Osteomalacia can also be caused by disorders that interfere with vitamin D

metabolism. These disorders include kidney failure and primary biliary cirrhosis,
which occurs when your liver's bile-carrying ducts are damaged.

Like calcium, phosphorus is a mineral needed for proper matrix mineralization.

Some conditions that can cause low blood levels of phosphorus
(hypophosphatemia) include:

4. How is Vitamin D metabolized in the body?

• Vitamin D consists of a group of similar molecules called vitamers, which

are involved in calcium homeostasis and in bone metabolism.
• The human body makes vitamin D by the effects of ultraviolet light on the
skin’s cholecalciferol also known as D3. Plants make a slightly different
version of vitamin D called D2; however this form of vitamin D can also be
used by humans.
• Since vitamin D works on specific target tissues, and does not have to be
supplied by the diet, it is by definition a hormone, and not truly a vitamin.
Vitamin D hormone usually functions as a steroid.
• Vitamin D is best absorbed when ingested with lipids. Vitamin D will be
incorporated into micelles and these will be absorbed by the intestine by
passive diffusion. In the intestinal cells, chylomicrons will be formed, and
these will enter the lymphatic system and enter the plasma. Vitamin D will
then be transported to the liver by chylomicron remnants and to specific
target with the help of carrier vitamin D binding protein (DBP) or
• D3 will change into its biologically active forms: 25-(OH) D3 and 1, 25-
(OH) 2D3 also known as calcitriol. In the liver vitamin D will undergo
sequential hydrolxylations which will result in 25-hydroxycholecalciferol. In
the kidney, vitamin D will be acted upon by alpha 1 hydroxylase and this
will yield 1, 25 dihydroxyvitamin D3 (or calcitriol).
• Calcitriol is the predominant form of vitamin D found in the circulation. And
the production of calcitriol is regulated by enzymes which lead to a
feedback inhibition mechanism. Efficacy of absorption for vitamin D is 50%
from the diet.


• Vitamin D plays an important role in calcium and phosphorus homeostasis

by regulating bone resorption, affecting absorption of calcium in the gut,
and by regulating calcium losses in urine.
1. In the kidney vitamin D works with estrogen to regulate renal
tubular reabsorption of calcium and phosphorus.In bones, vitamin D
works in conjunction with PTH to regulate the release of calcium
and phosphorus from the bones into the bloodstream.
2. Vitamin D also plays a genetic role by regulating the gene coding
for calcium binding protein known as Calbindin.
• Vitamin D’s genetic role has been confirmed in over 50 genes extending
beyond balancing mineral metabolism. New findings have confirmed direct
effects by vitamin D on various nuclear receptors of different cells such as
those of the prostate, liver, thyroid, and brain.
1. Cells of the prostate gland respond to vitamin D levels. These
findings have lead to new potential chemotherapeutic treatments
targeting specific lesions on cancer cells using doses of 1alpha25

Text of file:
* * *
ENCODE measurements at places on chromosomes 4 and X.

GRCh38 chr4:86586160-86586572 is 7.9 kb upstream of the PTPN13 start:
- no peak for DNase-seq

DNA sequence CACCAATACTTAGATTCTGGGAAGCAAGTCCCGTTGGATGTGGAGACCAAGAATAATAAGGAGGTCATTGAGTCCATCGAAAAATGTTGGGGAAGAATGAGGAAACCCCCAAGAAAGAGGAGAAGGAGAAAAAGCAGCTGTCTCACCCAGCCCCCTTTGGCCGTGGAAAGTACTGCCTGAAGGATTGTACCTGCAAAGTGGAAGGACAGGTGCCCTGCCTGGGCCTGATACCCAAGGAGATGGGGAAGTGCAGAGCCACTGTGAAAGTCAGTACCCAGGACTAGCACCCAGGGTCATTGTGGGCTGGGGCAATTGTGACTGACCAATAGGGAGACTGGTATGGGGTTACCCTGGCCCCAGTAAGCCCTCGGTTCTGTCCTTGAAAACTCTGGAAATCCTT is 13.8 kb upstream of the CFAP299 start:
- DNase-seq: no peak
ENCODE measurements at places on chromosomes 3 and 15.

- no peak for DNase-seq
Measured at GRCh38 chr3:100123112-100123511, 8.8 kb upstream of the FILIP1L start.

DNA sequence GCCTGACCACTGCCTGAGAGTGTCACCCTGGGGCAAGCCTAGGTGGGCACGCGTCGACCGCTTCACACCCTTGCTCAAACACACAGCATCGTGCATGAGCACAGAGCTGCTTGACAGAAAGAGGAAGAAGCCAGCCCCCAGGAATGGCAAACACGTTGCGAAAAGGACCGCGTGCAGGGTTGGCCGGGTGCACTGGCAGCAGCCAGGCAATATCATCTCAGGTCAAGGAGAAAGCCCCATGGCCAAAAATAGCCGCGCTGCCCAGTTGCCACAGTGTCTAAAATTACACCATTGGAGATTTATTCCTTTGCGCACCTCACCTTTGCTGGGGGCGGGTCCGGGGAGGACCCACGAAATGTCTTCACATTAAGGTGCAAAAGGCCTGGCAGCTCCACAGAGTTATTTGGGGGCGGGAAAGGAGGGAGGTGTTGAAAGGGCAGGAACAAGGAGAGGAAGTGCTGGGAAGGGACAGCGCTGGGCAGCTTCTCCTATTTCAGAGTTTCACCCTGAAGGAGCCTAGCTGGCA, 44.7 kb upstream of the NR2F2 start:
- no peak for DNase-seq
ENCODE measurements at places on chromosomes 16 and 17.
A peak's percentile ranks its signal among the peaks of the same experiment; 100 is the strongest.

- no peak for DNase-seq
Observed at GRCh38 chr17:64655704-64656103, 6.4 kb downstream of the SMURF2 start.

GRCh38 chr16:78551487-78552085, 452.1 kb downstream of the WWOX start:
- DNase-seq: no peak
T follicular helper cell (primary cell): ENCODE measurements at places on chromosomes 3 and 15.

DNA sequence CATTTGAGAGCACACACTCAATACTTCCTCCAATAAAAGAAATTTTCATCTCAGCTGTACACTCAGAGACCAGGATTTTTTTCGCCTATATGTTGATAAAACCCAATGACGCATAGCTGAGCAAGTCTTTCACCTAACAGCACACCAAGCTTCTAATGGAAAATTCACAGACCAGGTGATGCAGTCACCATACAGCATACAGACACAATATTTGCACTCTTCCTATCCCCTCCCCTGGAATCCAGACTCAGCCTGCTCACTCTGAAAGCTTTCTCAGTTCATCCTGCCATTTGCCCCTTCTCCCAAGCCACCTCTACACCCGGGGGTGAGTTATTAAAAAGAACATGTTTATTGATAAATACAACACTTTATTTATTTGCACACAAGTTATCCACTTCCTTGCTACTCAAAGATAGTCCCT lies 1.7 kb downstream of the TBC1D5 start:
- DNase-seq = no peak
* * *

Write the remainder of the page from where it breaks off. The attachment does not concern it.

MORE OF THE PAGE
(OH) 2D3.
2. Another group of cells directly affected by vitamin D levels appear
to be the T helper cells of the immune system.
3. Polymorphisms in vitamin D receptors in brain cells, (due to low
levels of vitamin D early in life), also appear to be linked to
schizophrenia. This new information has also lead to further
research by the scientific community.

5. What treatment strategies will work best for Mang Tacio?

When osteomalacia arises from a dietary or sunlight deficiency, replenishing low

levels of vitamin D in your body usually cures the condition. Several types of
vitamin D supplements are available, so your doctor will probably recommend a
supplement depending on the dose you need and whether you have any other
health problems. Generally, people with osteomalacia take vitamin D
supplements by mouth for a period of several weeks to several months. Less
commonly, vitamin D is given as an injection or through a vein in your arm.

If your blood levels of calcium or phosphorus are low, you may take supplements
of those minerals as well. In addition, treating any condition affecting vitamin D
metabolism, such as kidney failure or primary biliary cirrhosis, often helps
improve the signs and symptoms of osteomalacia.

After beginning osteomalacia treatment, you may undergo periodic blood tests to
make sure that blood levels of vitamin D and certain minerals are within normal
limits and have X-rays to determine whether your bones are improving. You'll
likely notice that your symptoms lessen within a few weeks. However, your doctor
may suggest that you continue taking vitamin D indefinitely to prevent
osteomalacia from recurring.


Osteomalacia caused by inadequate sun exposure or a diet low in vitamin D

often can be prevented. Here are a few suggestions to help reduce your risk of
developing osteomalacia:
• Spend a few minutes in the sun. Direct sun exposure to your arms and
legs for five to 10 minutes daily is sufficient for proper vitamin D
production. If you live in a cold climate and don't get much sun exposure
during the winter, you can build up vitamin D stores in your skin during the
warmer months.

Using sunscreen regularly helps prevent skin cancer and premature skin
aging, but there's some concern that the frequent application of strong
sunscreen increases your risk of developing osteomalacia. Using
sunscreen won't increase your risk if you follow the American Academy of
Dermatology's guidelines for sunscreen use. If you're going to be in the
sun for more than 20 minutes, the Academy recommends that you
generously apply sunscreen with a sun protection factor (SPF) of at least
15 to all exposed skin surfaces and reapply every two hours or after
swimming or heavy sweating.

• Eat foods high in vitamin D. These include foods that are naturally rich
in vitamin D, including oily fish (salmon, mackerel, sardines) and egg
yolks. If you're a vegetarian, look for foods that are fortified with vitamin D,
such as cereal, bread, milk and yogurt.
• Take supplements, if needed. If you don't get enough vitamins and
minerals in your diet or if you have a medical condition affecting the ability
of your digestive system to absorb nutrients properly, ask your doctor
about taking vitamin D and calcium supplements.

Weight-bearing exercise, such as walking, helps strengthen bones, but if you

have slight fractures in your bones due to osteomalacia, avoid strenuous
exercise until your bones heal.

• Dietary Sources :
The only frequently consumed dietary source of vitamin D is milk fortified
with D2, as well as dried whole milk. Cereals, infant formulas, including
soy, are usually also fortified with vitamin D. Cod liver oil and fatty fish oils
are also excellent sources of vitamin D.